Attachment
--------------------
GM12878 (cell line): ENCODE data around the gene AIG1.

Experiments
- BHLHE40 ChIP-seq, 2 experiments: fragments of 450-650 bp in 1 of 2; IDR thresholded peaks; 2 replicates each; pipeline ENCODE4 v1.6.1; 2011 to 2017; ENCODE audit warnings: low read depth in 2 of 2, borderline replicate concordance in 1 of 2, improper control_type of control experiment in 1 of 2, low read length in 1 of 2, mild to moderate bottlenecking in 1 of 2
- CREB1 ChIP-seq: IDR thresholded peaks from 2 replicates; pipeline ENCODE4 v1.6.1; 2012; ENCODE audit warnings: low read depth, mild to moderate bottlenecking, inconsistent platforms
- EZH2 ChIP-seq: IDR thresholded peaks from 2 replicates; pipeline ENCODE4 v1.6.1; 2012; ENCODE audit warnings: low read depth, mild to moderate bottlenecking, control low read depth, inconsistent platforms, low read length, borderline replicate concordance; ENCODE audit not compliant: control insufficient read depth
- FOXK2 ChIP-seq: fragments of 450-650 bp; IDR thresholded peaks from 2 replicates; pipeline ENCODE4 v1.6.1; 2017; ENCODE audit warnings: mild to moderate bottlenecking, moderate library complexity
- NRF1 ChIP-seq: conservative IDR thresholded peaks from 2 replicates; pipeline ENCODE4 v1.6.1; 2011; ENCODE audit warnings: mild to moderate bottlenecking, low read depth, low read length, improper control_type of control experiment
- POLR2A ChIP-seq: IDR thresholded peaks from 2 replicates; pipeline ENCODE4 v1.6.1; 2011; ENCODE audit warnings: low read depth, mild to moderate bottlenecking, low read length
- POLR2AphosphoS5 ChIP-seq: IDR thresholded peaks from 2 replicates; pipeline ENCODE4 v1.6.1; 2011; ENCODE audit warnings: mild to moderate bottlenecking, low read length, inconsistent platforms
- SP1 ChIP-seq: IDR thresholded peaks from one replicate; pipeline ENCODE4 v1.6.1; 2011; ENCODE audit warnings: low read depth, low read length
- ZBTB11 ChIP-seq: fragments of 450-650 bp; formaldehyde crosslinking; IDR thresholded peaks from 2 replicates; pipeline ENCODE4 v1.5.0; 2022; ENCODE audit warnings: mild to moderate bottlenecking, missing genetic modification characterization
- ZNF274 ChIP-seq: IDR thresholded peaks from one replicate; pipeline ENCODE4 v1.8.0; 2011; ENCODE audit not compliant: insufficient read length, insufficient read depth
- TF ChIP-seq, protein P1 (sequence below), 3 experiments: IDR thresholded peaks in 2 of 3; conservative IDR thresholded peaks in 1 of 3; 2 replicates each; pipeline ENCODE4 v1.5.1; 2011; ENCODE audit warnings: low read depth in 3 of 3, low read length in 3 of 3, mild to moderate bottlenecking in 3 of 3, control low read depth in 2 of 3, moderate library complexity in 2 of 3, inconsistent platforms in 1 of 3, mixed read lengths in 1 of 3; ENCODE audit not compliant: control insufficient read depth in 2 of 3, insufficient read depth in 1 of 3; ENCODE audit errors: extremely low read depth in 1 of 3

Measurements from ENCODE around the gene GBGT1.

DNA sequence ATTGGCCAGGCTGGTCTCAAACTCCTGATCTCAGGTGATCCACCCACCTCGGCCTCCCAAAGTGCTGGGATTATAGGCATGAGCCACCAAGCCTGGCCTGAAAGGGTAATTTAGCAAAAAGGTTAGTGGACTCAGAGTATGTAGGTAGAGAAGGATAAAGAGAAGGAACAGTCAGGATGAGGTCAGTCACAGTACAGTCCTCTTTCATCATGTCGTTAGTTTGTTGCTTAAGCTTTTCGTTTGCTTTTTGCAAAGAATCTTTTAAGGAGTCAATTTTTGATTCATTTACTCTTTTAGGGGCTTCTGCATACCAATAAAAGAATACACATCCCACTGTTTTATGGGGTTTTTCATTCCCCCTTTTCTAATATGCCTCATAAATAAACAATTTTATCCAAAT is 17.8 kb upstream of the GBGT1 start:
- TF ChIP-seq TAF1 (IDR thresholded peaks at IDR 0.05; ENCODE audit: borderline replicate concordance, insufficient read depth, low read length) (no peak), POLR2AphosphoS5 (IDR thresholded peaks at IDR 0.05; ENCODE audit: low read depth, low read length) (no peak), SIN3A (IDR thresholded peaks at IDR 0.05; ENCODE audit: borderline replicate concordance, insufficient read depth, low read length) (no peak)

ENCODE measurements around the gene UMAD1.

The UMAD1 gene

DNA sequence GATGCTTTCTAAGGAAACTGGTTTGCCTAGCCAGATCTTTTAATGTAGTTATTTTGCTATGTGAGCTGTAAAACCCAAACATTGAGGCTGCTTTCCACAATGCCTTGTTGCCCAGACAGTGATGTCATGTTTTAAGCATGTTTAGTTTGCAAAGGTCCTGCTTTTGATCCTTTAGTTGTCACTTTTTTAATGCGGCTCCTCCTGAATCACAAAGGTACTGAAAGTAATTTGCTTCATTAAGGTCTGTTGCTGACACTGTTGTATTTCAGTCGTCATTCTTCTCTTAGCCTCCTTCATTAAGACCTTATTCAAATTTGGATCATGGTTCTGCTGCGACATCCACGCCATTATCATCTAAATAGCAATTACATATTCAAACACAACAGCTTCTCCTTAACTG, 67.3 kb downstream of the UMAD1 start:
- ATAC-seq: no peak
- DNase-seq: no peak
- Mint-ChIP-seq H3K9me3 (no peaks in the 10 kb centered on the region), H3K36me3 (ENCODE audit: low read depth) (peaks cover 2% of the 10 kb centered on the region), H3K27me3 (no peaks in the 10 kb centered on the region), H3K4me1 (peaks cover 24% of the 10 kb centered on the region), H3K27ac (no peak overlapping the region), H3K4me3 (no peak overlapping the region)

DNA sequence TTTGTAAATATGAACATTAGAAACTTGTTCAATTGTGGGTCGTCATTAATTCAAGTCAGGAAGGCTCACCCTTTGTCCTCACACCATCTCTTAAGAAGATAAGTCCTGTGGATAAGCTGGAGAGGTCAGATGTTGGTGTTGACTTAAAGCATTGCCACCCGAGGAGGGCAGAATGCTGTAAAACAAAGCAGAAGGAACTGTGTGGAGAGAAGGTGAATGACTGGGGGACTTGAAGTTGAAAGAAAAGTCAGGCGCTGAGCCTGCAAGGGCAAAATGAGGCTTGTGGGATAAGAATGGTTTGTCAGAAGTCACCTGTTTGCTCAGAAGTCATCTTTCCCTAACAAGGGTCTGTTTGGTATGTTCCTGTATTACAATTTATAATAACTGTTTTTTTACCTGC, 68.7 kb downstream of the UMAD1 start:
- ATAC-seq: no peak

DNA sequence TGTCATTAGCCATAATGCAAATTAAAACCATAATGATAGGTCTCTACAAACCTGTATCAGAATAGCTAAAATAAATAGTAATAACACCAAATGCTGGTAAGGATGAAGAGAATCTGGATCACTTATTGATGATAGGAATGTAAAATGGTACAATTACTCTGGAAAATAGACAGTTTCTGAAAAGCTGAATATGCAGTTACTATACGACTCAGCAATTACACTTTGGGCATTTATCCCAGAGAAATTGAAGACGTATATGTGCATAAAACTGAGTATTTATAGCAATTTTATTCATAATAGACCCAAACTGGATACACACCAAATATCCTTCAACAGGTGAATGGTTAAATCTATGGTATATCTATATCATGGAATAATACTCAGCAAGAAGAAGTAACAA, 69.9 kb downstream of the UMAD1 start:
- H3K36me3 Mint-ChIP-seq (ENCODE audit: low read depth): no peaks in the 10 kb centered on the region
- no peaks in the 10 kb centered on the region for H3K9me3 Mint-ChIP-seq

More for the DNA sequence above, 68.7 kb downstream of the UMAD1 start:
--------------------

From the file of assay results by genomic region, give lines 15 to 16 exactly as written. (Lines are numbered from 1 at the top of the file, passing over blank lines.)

DNA sequence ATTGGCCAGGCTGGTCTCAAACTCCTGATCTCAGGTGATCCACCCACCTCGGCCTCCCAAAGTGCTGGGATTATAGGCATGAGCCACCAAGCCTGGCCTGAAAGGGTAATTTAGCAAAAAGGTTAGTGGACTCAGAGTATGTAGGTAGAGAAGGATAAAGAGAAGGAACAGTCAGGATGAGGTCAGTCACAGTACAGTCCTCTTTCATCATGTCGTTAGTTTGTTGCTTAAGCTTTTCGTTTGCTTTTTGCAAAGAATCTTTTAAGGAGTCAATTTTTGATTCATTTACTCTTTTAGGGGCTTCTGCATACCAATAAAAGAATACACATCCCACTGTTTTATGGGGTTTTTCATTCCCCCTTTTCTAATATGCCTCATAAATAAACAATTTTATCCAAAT is 17.8 kb upstream of the GBGT1 start:
- TF ChIP-seq TAF1 (IDR thresholded peaks at IDR 0.05; ENCODE audit: borderline replicate concordance, insufficient read depth, low read length) (no peak), POLR2AphosphoS5 (IDR thresholded peaks at IDR 0.05; ENCODE audit: low read depth, low read length) (no peak), SIN3A (IDR thresholded peaks at IDR 0.05; ENCODE audit: borderline replicate concordance, insufficient read depth, low read length) (no peak)